Cycling through Cambodia is hot, sticky, sweaty and hard but the thing that makes it a joy are the people. Every child in the vicinity comes to wave at you along the road and shout hello, mothers bring their babies to view the large, lycra clad Europeans cycling past and this really does spur you on. We were passing through small villages and towns with lots of agriculture along the way; while the hotel in Kompong Cham had not been particularly lovely it had been the only hotel in town!

Just a word too about how the rides felt; the morning ride until about 0900 - 1000 was generally a bit hot but not too unbearable, but by 10ish the heat had built up in the blacktop and the air takes on a soupy quality. On every day I found the leg after lunch the worst as while I had had a rest it was like pedaling in a sauna with the only relief being to pedal faster to get more wind of passing in a vain attempt to cool down.
Anyhow, back to the day. We set out from Neak Lung after a short bus ride. Had a bit of a brain wave about my hands and downed prescription strength Naproxen which I have for other pain but is an anti inflammatory and pain killer.  The first leg was what is now known as 15 'Cambodian kms. In Cambodia the km ceases to be an absolute measurement and 15 Cambodian kms can be anything from 15 to 20 European style kms. I found the first leg a bit difficult and knew I needed to eat at the first stop even though I wasn't feeling particularly hungry. Spurred myself through the last 4 kms of the leg with the fantasy of eating a few salty, greasy crisps and I almost managed to make myself want them. Then disaster struck; the crisps were 'pringle' type ones and I checked the ingredients which included wheat. Most people will know that under normal circumstances I can cope with the minor inconvenience of symptoms from small quantities of wheat but given the slightly basic facilities and distance between same plus the stresses being put on my body I had determined that it would be best to be strictly wheat free during the ride.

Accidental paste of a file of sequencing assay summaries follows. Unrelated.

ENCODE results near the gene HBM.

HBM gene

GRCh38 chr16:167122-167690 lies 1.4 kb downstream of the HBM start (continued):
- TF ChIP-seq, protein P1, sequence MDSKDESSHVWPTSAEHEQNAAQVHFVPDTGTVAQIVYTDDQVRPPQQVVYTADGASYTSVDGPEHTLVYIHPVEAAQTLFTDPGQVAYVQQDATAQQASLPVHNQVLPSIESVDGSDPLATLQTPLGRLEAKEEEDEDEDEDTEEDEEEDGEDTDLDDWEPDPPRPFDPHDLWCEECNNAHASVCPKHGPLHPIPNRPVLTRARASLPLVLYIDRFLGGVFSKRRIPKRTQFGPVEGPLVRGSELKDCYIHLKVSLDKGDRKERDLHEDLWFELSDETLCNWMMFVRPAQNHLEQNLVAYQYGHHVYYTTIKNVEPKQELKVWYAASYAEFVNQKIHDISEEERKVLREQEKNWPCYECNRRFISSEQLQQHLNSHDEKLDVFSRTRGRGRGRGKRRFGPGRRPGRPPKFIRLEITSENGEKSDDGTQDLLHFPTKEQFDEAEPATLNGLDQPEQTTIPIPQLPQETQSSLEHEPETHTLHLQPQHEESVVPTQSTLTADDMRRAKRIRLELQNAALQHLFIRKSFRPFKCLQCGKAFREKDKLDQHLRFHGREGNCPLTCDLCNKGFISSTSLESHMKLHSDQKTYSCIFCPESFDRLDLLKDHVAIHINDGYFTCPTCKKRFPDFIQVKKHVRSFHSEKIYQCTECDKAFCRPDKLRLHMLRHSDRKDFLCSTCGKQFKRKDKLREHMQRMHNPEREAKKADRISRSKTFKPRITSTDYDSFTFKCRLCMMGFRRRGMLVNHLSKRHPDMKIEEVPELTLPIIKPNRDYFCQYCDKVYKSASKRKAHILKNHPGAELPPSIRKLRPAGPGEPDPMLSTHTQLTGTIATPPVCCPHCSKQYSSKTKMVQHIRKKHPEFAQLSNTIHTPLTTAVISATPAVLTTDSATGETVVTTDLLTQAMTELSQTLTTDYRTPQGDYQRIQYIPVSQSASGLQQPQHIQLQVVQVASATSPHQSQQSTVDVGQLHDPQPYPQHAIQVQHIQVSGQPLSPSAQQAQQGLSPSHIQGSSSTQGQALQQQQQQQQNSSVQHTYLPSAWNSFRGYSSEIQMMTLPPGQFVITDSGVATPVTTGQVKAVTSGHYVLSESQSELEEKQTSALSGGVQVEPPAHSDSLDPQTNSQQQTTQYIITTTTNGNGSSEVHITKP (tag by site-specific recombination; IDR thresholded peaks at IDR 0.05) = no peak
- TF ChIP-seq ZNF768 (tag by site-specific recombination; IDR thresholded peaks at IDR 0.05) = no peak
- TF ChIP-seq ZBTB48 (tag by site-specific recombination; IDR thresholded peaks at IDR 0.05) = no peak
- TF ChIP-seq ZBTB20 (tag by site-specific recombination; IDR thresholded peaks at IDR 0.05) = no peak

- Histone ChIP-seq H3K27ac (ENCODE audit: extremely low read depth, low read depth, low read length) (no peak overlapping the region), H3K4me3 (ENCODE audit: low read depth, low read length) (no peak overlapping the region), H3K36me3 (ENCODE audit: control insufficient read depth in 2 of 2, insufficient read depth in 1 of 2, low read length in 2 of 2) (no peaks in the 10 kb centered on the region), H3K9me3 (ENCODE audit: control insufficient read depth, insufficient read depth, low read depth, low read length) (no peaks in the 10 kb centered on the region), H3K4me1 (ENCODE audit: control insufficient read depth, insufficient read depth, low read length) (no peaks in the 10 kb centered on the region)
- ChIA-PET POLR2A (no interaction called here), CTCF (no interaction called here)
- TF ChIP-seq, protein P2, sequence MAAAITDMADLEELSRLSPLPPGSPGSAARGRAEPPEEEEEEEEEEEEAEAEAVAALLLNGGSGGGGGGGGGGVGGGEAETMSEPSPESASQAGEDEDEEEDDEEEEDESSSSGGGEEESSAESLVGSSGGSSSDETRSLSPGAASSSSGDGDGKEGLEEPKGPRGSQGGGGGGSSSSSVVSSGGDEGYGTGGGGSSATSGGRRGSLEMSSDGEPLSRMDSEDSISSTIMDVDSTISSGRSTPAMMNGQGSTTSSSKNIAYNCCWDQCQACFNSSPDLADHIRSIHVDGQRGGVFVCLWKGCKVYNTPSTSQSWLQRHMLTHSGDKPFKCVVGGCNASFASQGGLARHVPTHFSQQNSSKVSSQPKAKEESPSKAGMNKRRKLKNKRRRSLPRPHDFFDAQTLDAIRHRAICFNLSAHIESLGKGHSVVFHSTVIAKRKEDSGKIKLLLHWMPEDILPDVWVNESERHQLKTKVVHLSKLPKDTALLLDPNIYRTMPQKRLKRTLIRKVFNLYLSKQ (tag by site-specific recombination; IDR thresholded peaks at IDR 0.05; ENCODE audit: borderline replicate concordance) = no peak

So, at the stop, I found that the only thing that I could eat would be fruit. Fruit involves peeling, my thumbs, while not getting worse were not really functional at this point and fruit denuding was strictly beyond my capabilities. Made my plight known to the marvelous Rith who had one of the drivers scanning every bit of food to see if I could eat it... I wish I had got a picture of Vanda reading the ingredients on the chocolate chip cookie box to see if they had wheat in them.....  
Hertford Co of Archers buff goes on holiday to Cambodia

But I had the majic SIS 'hydration energy sachet' things to add to my water which had proved brilliant so far so I dumped one of these in my camelbak and cycled off. By the second break I really needed to eat as I could feel that I was sugar crashing between sips of drink, although was still not feeling particularly hungry. Arrived and Vanda proudly presented me with several packets of pistachios. This was lovely and I managed to crack open about 10 but was close to tears with the pain from my left thumb. I think this is where things started to go really wrong as I know that I need complex carbs since sugar sends me on a high/low rapid up/ down but I was so focused on my hands that I ignored the needs of my body. The naproxen was taking the edge off the pain but I was saving the further two doses for the afternoon and evening. 

Wow - that's me!
By lunch I had lost all will and inclination to eat. As a founder member of the National Organisation for the Super Hungry (N.O.S.H.) this was a new experience for me. I tried to force some rice down but only managed a few spoonfuls. Raided the bus for reinforcements of the SIS sachets and thought that if I took them every break (I had been having one sachet every other break with just water the other time) I should be able to make it. Now the SIS sachets are specially formulated to keep you going in the heat and aid recovery time. I didn't look to closely at the ingredient list since after it started: glucose, fructose, sucrose.... I thought I didn't need to know any more! You can feel your teeth rotting in your head as you are drinking it though.

Looking at the photos is more interesting than having them taken
But the SIS sachets worked. I stayed on the bike and managed to cycle for the